Kids indoctrinated
A spokesman for the Talaingod Tribal Council of Elders, Datu Lumansad Sibogan, admitted having been part of putting up salugpungan schools some years back.

He then thought that having such schools, especially in far-flung Sitio Nasilaban, Barangay Palma Gil, would serve well for the young Ata Manobos who then had no schools to go to.

In two interviews with the Philippine Information Agency, Sibogan expressed having good faith in the salugpungan, an Ata Manobo term meaning unity, but he has withdrawn his support after finding out such schools were influenced by the NPA.

Armed men in schools
Sibogan claimed having witnessed armed men dropping by the schools and allegedly accommodated by the salugpungan teachers. He knew them as NPA commanders because he was once a rebel recruit.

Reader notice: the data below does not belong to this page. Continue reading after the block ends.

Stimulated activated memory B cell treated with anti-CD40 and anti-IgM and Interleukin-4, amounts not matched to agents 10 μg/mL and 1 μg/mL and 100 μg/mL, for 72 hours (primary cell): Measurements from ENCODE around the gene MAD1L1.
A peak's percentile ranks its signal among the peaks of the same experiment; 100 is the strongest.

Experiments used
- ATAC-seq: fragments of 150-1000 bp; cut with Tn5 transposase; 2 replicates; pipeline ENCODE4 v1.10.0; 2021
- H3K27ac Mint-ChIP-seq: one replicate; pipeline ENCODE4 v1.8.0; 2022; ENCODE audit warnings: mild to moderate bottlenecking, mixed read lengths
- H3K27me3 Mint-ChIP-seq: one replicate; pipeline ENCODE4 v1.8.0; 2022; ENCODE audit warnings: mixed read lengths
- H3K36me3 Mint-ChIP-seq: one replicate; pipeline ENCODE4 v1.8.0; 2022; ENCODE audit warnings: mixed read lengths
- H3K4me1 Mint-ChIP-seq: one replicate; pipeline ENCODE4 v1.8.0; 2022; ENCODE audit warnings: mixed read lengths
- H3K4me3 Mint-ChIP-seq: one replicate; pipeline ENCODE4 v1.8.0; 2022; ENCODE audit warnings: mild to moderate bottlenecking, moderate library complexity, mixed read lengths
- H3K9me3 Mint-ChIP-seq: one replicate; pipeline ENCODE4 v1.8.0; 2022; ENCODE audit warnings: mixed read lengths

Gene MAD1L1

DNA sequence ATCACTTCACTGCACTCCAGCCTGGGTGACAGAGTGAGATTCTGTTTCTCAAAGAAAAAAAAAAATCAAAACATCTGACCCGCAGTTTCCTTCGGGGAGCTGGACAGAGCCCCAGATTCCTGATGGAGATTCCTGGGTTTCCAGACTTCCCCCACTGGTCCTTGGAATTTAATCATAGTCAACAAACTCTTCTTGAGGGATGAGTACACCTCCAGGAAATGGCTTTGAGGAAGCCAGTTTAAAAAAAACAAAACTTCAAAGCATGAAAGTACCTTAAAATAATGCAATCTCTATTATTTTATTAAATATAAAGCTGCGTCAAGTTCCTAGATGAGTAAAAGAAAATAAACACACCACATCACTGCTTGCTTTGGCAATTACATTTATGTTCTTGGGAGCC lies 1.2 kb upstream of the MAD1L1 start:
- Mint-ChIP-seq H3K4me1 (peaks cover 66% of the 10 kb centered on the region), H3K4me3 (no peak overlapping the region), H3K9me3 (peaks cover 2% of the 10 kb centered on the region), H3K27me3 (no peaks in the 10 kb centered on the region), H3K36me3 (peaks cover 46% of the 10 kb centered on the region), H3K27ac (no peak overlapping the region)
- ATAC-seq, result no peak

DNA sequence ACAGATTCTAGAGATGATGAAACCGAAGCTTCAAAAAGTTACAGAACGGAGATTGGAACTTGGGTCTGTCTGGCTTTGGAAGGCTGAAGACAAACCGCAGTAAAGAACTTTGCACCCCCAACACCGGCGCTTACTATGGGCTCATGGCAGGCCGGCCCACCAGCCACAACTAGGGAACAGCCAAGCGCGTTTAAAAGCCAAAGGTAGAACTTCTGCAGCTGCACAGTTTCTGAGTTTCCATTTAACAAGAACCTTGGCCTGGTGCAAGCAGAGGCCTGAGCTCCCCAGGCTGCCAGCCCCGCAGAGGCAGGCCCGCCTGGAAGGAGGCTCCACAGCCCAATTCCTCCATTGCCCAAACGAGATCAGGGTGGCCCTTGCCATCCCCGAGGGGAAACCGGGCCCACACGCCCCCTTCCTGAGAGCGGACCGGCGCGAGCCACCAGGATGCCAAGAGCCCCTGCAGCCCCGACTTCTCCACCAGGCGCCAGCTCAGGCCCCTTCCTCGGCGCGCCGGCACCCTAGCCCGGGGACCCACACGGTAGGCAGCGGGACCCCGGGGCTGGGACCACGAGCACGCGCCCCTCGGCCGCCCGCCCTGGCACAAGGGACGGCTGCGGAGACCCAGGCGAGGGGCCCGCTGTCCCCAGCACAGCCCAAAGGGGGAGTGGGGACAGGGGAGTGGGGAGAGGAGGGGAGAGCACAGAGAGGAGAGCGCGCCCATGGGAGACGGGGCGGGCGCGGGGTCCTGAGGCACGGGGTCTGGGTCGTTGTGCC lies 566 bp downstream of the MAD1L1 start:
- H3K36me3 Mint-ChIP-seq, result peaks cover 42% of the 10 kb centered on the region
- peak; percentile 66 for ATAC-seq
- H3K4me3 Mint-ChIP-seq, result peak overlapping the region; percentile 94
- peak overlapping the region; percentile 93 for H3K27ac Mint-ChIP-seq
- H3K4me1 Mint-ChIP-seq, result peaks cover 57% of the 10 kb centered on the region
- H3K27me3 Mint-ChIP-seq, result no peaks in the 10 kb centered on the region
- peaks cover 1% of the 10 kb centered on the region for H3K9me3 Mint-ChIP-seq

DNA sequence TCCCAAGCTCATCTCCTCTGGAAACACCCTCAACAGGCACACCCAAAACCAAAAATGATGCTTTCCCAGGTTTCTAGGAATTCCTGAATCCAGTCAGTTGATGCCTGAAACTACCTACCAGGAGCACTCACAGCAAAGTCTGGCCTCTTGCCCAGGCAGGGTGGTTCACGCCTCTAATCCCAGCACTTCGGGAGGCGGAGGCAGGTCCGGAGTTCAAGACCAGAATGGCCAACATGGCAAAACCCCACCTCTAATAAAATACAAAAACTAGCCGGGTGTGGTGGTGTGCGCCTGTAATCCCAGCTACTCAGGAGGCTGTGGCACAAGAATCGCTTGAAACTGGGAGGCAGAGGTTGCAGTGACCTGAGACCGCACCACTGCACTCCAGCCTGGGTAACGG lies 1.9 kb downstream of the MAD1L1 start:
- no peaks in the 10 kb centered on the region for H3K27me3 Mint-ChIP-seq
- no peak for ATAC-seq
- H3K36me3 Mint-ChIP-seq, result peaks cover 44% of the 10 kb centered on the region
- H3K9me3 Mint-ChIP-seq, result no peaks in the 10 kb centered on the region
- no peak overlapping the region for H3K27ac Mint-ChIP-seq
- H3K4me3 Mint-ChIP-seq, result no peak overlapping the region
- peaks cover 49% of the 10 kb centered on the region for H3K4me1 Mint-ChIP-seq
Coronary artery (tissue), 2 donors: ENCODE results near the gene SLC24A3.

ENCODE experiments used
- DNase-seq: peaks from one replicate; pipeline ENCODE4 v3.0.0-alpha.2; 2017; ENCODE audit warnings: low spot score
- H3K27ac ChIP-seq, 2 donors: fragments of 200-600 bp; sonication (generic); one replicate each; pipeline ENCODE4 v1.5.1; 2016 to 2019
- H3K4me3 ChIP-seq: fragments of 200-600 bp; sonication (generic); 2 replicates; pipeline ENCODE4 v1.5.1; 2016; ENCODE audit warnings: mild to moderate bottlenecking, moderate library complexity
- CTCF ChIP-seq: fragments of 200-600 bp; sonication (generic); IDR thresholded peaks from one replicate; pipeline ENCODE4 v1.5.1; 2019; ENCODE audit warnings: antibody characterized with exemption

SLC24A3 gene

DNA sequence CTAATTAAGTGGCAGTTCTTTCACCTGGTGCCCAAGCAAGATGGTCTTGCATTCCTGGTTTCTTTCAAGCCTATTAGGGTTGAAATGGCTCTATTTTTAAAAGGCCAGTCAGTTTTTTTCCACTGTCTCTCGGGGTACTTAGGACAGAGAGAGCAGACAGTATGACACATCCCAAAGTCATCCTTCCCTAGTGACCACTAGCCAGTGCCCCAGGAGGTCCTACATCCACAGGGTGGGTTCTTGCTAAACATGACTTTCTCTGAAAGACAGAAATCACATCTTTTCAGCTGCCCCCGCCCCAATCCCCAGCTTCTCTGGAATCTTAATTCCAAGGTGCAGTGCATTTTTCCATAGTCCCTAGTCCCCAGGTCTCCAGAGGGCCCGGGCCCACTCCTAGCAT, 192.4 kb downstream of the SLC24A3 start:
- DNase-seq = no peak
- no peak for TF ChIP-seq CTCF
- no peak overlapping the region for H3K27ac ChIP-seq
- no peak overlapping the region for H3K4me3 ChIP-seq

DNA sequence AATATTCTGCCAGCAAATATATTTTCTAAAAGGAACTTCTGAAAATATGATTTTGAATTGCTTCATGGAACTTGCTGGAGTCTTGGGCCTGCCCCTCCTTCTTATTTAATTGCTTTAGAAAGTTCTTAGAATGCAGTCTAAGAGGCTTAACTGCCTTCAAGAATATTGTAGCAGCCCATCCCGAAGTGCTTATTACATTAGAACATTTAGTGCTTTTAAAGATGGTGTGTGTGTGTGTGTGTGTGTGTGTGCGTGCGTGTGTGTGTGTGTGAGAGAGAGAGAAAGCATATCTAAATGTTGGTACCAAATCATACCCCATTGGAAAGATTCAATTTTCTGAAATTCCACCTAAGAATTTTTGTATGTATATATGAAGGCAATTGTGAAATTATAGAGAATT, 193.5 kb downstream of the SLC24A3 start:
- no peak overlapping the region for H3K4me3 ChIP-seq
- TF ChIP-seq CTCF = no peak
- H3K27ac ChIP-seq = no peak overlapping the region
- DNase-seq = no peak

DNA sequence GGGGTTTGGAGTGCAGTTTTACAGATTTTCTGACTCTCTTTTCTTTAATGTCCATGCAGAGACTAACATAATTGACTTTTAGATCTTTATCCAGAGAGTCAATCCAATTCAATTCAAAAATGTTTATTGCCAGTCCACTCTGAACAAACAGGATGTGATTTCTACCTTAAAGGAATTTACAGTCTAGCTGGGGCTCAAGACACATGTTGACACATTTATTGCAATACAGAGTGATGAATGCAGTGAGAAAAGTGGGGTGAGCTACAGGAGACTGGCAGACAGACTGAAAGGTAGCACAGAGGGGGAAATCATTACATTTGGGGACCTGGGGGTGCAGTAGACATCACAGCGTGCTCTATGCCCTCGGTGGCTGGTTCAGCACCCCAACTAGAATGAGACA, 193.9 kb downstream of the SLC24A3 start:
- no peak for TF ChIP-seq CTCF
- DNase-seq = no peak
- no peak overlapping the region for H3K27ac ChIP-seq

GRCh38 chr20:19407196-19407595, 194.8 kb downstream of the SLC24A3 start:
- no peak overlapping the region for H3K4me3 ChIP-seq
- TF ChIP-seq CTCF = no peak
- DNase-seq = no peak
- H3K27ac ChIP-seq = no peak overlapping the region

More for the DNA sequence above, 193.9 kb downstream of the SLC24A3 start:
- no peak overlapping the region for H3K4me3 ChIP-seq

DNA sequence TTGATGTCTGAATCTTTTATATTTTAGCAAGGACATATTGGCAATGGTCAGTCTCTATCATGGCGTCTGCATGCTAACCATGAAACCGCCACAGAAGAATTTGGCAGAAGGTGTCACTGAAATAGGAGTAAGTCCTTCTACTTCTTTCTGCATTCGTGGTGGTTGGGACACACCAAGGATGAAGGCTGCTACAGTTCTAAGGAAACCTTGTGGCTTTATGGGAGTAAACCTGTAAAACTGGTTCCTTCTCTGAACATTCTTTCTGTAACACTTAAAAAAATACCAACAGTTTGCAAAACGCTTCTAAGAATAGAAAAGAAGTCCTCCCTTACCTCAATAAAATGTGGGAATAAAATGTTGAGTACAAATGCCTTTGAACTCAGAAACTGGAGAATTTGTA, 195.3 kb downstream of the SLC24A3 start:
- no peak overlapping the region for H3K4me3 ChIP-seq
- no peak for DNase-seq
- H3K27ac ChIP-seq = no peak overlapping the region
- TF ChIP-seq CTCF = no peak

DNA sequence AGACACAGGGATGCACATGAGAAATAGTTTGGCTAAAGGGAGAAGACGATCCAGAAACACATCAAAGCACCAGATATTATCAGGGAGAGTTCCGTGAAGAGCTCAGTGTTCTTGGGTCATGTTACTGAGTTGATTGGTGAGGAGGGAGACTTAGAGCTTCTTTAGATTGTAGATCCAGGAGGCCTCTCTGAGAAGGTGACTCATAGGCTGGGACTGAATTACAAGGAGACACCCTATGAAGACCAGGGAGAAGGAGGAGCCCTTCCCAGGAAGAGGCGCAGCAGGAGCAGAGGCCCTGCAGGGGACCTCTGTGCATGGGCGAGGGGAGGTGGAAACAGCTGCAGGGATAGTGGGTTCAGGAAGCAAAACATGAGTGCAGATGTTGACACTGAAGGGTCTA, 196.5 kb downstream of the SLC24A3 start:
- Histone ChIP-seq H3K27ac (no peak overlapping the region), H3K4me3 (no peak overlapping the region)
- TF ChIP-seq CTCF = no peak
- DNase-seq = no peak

Despite this behind the classroom reality, he noted students were learning. However, he feared about the mindset that such schools were developing among the young people.

He said students in the salugpungan were taught how to dismantle firearms. He once had a chance to observe them doing such during the students’ night session.

“They’re taught the right curriculum in the day, but differently at night. Upon graduating, they’d have a confused mind,” he said, sharing his thoughts in an interview before his group staged a protest action against twisted education and against arming children.

No consent
His group also protested over activities of NGO (non-government organization) with no consent from tribal leaders.

Sibogan was citing the recently reported entry of NGO personalities accompanied by Ocampo and Castro in tribal communities of Talaingod allegedly on eight vans with children on board identified as students of salugpugan schools.

Sibogan expressed concern over mothers who were looking for their children later found to be among those on board the vans held at a checkpoint of the Talaingod Municipal Police Station.

He cautioned those NGO personalities “not to come back otherwise something will happen to them.”